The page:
God does not just use fatherhood as an image of himself, because he himself is Father, even within his own triune life. Earthly fatherhood comes forth from him and should manifest his life and love. St. Paul speaks of honoring the “Father, from whom all fatherhood in heaven and on earth is named” (Eph 3:15). God wants everyone to be able to see his own fatherly love and called certain men to share in his own paternal gift of bringing forth life and caring for others. Every father is called to be liked Joseph, “an earthly shadow of the heavenly Father” for his own family. 

Our culture, however, often denigrates masculinity, sometimes viewing even its proper expressions as toxic. We too often see maleness in its fallenness — dominating and selfish — rather than showing self-sacrificial service. In fact, later in Ephesians, Paul speaks of the true vocation of the husband and father: “Husbands, love your wives, as Christ loved the church and gave himself up for her” (Eph 5:25). He also speaks of the role of fatherhood: “Do not provoke your children to anger, but bring them up in the discipline and instruction of the Lord” (Eph 6:4). Paul shows us the goal of fatherhood — sacrificing himself for the flourishing of the family by putting the good of his wife and children before his own desires.   

No matter what the contrary voices of our culture say, we need strong men and fathers. God created man and woman in complementarity, and they need each other to thrive, helping the other in relation to their own strengths and weaknesses. Children need the strong presence of a father to discipline and teach, as Paul reminds us. Study after study has shown that fathers have the largest impact on the faith of their children. Christian Smith explains in his sociological study, Young Catholic America, that “the faith of Catholic fathers is powerfully determinative of the future faith of their children (125). The same can be said for general wellbeing and success. When fathers are absent or refuse to exercise their role, a moral and spiritual vacuum appears. A strong majority of felons, for instance, grew up without fathers in the home.  

St. Joseph helps us to understand the strength of Christian fatherhood. First, like any good husband, Joseph listened — not just to his wife but also to God. Woken up frequently by angels, he demonstrated obedience and trust, quickly leaving everything behind to follow God’s instructions and to protect his family. We also know Joseph for his work as a carpenter and builder, content to live simply and to work hard. Importantly, he also taught Jesus how to work, showing that fathers model and teach by drawing their children into their life and work. And we can also learn from Joseph’s humility, serving the Incarnate God and his Mother without even a single recorded word in the Gospels.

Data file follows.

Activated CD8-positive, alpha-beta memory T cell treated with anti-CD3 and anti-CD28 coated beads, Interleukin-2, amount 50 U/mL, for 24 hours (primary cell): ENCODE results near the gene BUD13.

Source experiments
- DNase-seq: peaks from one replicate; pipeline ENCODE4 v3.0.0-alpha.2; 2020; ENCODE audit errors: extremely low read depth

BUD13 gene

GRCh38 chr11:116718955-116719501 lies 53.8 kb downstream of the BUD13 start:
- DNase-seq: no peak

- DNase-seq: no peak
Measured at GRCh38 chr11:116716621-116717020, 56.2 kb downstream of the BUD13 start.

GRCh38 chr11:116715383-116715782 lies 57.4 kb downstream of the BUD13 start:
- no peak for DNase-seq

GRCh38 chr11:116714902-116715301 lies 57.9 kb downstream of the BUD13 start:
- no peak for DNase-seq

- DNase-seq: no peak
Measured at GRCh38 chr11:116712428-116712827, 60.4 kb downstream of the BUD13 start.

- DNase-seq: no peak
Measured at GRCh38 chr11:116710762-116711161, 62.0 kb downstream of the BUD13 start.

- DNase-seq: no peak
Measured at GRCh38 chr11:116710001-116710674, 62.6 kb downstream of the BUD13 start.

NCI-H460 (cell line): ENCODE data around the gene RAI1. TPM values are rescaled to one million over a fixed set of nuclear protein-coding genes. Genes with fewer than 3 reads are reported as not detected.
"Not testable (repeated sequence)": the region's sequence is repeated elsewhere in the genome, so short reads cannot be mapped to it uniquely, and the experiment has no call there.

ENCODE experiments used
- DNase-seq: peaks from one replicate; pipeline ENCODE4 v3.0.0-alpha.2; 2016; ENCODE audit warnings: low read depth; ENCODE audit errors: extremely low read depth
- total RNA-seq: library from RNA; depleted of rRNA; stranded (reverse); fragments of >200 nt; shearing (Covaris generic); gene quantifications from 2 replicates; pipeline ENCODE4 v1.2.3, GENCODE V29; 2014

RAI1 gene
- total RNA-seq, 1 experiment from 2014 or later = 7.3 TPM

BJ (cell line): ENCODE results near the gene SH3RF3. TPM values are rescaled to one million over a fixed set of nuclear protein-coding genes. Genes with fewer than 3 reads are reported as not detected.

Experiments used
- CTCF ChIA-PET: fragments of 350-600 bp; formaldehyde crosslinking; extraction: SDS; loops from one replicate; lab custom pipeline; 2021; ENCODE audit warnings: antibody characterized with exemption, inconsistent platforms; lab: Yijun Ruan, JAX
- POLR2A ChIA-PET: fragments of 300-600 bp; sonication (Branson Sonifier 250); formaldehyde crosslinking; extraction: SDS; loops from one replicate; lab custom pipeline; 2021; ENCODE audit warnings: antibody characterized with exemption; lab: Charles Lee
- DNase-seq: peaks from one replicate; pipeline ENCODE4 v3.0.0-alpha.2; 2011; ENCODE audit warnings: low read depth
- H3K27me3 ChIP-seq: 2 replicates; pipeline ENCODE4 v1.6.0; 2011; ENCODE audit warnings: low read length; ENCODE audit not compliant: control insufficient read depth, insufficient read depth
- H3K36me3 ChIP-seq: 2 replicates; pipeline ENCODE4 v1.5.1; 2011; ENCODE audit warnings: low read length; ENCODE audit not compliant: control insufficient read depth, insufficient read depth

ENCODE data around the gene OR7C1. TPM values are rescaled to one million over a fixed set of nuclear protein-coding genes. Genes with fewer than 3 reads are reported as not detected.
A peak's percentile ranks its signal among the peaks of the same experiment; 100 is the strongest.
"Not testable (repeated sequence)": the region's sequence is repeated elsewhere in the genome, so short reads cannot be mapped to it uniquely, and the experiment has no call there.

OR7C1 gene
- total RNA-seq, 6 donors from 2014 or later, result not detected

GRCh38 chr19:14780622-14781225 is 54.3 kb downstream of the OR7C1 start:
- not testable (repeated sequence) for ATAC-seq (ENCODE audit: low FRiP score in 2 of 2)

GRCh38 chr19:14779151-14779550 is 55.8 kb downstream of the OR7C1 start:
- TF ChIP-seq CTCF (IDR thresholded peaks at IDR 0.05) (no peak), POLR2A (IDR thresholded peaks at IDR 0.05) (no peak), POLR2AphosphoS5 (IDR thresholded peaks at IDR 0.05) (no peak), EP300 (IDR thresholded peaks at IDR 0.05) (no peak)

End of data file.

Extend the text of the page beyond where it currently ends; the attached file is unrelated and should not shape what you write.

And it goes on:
This humility points us to the essence of Christian fatherhood. Although living with two perfect people, Joseph was still called to lead. He quietly and humbly did what was needed for his family and taught his own maker how to share in his work. Fathers do not lead in order to be in charge or to get their own way. They lead because God asks them to care for and protect their families. Fathers and mothers share in the great and beautiful partnership of family life, although fathers cannot simply sit back and let mom take the lead in the spiritual life, as they are often tempted to do. Like Joseph, fathers should act firmly and lovingly to put God and the family before self, obeying God and leading the family in the right direction. They are called to model faith, work, and sacrifice to their children. 

On Father’s Day we can affirm that masculinity and fatherhood are not just good — they are essential to understanding God and his plan for human flourishing. If our culture turns around, it will be because, in large part, Christian men stand up and fight. As Christians, we cannot give in to the culture’s attempt to denigrate masculinity and fatherhood or to pit men and women against each other. We can use this celebration to affirm the essential role that our fathers play, leading their families like St. Joseph.